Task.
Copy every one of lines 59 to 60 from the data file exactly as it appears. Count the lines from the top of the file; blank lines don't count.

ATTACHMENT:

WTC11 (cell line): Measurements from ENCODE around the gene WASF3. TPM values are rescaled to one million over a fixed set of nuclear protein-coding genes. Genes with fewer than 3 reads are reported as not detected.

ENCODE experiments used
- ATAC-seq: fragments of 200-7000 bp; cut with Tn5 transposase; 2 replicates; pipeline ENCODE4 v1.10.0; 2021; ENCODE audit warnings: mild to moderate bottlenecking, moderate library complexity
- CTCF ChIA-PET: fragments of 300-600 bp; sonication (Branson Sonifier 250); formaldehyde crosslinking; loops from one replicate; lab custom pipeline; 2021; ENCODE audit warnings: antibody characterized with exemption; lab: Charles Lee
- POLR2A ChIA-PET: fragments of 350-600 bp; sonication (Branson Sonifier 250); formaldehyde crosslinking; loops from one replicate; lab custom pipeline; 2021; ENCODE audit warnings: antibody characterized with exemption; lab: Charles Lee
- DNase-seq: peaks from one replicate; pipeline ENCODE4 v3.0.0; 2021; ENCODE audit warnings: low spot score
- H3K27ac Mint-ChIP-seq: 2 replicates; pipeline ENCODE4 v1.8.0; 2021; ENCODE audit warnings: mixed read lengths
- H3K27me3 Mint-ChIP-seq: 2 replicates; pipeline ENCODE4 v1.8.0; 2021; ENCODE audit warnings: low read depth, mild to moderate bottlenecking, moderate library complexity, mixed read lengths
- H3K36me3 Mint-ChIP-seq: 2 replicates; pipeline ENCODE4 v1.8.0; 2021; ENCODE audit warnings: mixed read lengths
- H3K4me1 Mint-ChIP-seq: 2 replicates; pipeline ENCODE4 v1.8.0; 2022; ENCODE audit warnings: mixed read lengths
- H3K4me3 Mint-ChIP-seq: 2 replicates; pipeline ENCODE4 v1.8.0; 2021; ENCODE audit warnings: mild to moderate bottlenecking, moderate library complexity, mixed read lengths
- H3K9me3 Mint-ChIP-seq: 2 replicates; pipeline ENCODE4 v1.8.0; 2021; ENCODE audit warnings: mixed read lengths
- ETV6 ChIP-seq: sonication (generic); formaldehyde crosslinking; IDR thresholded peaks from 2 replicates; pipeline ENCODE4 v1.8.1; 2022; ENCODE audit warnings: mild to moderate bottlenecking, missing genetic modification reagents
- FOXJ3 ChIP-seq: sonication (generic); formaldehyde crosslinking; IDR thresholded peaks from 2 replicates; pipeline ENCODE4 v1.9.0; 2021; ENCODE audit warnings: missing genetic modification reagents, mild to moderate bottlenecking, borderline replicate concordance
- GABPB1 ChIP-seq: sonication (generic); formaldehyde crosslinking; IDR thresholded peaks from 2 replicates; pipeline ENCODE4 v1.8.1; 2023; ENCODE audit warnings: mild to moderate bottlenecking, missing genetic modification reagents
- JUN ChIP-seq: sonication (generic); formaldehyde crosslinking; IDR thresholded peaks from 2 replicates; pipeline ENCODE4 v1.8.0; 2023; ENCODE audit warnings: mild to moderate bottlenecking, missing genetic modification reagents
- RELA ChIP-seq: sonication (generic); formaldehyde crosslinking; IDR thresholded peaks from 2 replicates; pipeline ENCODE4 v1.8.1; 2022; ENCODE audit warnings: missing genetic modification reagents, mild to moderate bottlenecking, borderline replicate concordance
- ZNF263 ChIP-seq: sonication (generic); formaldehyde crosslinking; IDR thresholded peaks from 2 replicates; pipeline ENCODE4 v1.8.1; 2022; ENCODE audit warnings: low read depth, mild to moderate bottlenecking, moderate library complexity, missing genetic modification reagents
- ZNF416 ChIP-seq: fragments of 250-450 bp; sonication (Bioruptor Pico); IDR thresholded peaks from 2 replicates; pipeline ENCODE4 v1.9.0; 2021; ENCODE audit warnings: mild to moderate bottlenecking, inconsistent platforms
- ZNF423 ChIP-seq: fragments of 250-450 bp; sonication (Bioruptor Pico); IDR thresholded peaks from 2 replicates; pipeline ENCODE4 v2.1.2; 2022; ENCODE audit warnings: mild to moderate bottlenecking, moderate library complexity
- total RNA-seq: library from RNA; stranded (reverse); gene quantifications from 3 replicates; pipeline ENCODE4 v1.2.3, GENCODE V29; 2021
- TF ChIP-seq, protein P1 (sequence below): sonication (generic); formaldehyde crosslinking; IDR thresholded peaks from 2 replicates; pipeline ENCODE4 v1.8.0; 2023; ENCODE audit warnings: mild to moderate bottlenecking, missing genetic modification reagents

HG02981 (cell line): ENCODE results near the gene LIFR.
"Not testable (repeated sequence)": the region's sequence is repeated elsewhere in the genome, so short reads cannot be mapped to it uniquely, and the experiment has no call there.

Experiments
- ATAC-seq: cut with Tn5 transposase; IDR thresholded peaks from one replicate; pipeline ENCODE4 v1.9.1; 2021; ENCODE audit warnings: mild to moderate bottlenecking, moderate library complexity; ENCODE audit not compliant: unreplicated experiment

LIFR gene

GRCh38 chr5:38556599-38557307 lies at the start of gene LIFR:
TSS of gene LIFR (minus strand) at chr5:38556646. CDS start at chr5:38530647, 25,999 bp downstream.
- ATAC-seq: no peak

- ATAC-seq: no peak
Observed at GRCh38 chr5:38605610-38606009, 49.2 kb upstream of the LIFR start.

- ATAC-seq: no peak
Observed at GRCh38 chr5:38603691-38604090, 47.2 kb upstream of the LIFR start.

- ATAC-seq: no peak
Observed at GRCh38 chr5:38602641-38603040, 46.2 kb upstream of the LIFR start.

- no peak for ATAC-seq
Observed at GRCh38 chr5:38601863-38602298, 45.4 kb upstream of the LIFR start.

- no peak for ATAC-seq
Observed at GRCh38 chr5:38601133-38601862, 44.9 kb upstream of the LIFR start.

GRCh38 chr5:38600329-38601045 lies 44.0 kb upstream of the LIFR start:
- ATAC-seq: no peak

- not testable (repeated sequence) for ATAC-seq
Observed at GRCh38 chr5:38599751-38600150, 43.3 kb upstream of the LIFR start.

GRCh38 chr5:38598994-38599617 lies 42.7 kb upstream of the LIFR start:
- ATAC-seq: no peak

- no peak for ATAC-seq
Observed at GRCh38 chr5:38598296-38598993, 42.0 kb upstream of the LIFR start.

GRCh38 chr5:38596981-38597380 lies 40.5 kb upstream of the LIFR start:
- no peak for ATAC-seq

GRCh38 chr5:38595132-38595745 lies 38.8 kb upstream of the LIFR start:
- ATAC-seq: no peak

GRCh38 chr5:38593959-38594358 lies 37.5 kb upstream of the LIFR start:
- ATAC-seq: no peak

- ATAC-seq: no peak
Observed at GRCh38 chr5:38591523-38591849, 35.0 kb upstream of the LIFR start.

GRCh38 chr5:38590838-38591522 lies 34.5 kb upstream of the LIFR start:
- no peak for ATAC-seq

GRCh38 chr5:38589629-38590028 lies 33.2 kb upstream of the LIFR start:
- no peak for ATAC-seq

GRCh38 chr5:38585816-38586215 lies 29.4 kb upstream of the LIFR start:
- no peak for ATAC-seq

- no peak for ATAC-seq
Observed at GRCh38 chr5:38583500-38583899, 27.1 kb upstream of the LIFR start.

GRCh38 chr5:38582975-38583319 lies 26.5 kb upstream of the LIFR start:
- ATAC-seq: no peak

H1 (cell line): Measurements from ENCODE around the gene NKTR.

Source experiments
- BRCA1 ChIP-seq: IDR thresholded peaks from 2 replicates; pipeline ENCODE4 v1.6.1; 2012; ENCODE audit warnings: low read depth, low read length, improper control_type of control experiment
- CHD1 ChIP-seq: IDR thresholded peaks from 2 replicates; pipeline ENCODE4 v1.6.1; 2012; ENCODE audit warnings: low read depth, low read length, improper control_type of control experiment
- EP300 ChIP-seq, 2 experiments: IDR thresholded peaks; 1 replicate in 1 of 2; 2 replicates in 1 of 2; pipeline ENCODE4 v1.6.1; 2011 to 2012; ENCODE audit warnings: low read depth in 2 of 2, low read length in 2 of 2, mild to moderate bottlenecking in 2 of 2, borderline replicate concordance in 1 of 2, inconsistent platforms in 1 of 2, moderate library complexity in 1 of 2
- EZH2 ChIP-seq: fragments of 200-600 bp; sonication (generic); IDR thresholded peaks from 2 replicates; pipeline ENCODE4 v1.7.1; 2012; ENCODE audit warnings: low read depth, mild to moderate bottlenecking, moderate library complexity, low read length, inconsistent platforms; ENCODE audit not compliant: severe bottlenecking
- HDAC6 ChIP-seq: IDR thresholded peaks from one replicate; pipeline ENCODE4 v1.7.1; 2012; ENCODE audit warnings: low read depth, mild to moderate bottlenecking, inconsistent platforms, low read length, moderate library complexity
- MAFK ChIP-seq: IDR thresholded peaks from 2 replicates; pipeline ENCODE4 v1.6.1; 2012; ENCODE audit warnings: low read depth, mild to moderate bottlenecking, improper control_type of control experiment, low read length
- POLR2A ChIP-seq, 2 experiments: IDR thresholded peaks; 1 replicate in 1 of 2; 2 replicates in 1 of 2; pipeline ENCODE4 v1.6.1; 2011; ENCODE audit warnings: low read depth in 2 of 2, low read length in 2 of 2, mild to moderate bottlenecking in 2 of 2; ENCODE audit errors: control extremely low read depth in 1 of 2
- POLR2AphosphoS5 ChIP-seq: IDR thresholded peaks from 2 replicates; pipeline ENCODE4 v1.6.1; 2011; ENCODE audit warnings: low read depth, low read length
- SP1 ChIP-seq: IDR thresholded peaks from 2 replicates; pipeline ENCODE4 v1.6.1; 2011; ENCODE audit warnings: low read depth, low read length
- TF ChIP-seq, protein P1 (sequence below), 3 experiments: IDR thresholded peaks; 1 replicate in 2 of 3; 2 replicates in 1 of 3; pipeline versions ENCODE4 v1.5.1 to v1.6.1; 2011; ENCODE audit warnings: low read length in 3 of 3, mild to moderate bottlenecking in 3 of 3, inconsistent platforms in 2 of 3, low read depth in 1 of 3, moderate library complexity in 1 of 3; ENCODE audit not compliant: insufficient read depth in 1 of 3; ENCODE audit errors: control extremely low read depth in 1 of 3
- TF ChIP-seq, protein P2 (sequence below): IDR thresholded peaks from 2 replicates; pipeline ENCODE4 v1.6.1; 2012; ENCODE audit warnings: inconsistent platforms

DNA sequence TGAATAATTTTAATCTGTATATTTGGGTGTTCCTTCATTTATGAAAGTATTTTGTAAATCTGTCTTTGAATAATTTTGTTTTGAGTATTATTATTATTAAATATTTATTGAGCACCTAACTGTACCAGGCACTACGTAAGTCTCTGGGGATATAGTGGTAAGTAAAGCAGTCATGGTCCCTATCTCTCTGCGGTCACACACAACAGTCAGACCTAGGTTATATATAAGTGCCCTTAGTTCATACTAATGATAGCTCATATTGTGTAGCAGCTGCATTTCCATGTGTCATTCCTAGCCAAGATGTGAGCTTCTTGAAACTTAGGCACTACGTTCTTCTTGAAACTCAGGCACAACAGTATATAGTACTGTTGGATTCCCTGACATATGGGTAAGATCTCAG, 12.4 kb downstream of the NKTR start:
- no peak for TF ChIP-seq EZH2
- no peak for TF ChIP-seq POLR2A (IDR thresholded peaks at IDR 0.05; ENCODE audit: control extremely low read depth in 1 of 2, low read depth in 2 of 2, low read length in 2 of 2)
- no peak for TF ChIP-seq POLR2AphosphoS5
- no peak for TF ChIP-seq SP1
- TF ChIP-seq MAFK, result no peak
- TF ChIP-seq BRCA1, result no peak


GRCh38 chr5:38589629-38590028 lies 33.2 kb upstream of the LIFR start:
- no peak for ATAC-seq